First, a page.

The Signal Corps: The Test (December 1941 to July 1943)

The Signal Corps: The Test (December 1941 to July 1943)

The Signal Corps: The Test (December 1941 to July 1943)

The Signal Corps: The Test (December 1941 to July 1943)

Excerpt

The scope of this, the second volume devoted to the history of the Signal Corps during World War II, covers the events of 1942 and the first six months of 1943. Like the first volume in the subseries, The Emergency, by Dr. Dulany Terrett, this book presents a broad, panoramic view of the progress and problems, the defeats and triumphs, of a technical service in wartime. Since the time span covers only eighteen months, it has been possible to examine certain operations in considerable detail. Such emphasis on particular matters should not be taken to mean that they are necessarily more important than others which are touched upon lightly or omitted altogether, but only that they are illustrative or typical of the three main streams of Signal Corps effort. Research and development, training, and supply each swelled so quickly to proportions so vast that they almost engulfed the Signal Corps in the first year of war. How the Corps met the test is the subject matter of this volume.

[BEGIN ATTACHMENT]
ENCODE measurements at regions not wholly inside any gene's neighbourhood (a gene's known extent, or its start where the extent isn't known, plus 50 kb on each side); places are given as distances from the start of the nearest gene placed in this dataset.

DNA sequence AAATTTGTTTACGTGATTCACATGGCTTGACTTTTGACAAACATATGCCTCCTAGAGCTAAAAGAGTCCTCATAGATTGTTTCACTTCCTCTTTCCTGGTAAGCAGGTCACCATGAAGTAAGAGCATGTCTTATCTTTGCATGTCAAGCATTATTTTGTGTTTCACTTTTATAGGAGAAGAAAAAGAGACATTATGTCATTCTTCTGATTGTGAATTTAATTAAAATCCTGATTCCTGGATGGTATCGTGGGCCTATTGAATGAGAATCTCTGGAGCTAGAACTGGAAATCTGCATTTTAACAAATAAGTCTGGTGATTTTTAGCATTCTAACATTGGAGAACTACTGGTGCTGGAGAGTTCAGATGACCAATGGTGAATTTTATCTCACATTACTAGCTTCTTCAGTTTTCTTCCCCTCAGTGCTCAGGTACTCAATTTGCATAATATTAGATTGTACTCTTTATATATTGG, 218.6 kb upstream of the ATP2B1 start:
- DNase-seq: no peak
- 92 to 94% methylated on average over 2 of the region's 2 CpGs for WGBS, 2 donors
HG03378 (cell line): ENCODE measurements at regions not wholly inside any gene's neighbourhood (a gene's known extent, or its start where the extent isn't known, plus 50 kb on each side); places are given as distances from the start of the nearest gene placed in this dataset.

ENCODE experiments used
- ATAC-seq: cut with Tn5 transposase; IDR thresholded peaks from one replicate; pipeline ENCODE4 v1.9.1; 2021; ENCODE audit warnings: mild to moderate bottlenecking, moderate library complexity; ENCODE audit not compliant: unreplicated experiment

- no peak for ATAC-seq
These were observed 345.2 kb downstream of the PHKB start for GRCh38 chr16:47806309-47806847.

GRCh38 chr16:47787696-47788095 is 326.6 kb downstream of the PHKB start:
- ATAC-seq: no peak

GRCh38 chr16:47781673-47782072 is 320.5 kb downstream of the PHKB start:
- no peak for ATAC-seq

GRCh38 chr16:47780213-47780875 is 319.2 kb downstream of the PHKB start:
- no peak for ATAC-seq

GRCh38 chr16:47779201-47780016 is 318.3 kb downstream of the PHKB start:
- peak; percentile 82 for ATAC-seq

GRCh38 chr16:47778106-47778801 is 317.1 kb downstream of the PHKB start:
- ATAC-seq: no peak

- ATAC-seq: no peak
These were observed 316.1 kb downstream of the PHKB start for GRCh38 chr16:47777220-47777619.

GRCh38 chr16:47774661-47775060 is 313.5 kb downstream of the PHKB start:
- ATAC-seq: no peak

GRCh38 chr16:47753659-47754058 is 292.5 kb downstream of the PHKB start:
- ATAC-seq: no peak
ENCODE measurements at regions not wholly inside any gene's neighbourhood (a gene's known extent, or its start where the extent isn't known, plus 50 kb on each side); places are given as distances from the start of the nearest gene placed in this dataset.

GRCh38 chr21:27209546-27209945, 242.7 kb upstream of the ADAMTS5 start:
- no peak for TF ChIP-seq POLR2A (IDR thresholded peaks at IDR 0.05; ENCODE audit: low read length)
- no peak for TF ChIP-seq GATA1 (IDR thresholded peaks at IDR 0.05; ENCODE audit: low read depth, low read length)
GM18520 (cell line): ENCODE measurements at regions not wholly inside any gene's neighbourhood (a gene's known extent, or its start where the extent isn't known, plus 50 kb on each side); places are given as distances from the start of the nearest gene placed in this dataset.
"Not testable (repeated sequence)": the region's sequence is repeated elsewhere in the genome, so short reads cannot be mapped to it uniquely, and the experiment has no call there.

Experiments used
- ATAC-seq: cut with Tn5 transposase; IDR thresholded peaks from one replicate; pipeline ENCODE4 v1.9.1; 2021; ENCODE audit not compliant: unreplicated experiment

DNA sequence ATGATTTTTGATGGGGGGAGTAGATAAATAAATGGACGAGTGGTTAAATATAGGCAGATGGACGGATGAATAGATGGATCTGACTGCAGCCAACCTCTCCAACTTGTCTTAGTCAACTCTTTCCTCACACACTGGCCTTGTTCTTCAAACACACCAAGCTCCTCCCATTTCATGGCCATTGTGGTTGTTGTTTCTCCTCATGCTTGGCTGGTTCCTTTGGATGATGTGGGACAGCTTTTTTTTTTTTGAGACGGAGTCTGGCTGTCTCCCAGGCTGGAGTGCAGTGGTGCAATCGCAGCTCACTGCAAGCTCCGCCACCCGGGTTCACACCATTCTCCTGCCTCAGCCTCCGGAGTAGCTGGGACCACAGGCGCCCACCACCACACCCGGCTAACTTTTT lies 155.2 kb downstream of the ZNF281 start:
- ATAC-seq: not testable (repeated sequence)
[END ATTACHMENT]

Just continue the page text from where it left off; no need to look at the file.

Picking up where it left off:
The treatment is in general chronological. The story opens with an account of the beginning, for the United States, of the war itself: those tense moments on the Hawaiian Island of Oahu when two young Signal Corps men at their radar picked up and tracked the Japanese bombers winging in to attack Pearl Harbor. Succeeding chapters carry the account forward on a broad front through the following months of severe shortages, worried production efforts, and feverish preparations for the first tests in combat with the enemy. They present the confusions and frustrations that attended the Army's call for signal specialists and items of signal equipment in incredible numbers. The story is told from the viewpoint of the Office of the Chief Signal Officer in Washington, where the important decisions were made that laid the groundwork for the eventually triumphant outcome. This viewpoint permits only side glances at Signal Corps activity in the theaters around the world until mid-1943, detailed theater accounts being reserved for the third and last volume in the Signal Corps' World War II subseries. Finally, this volume touches upon two problems not unlike those experienced by some other technical services: how the Signal Corps fared within the framework of the conglomerate Army Service Forces, and how a conflict between development and procurement, and between operations and both, reached a crisis. The book ends with this crisis brought into focus in a conflict which led to the retirement of the Chief Signal Officer, but which brought forth no solid solution.

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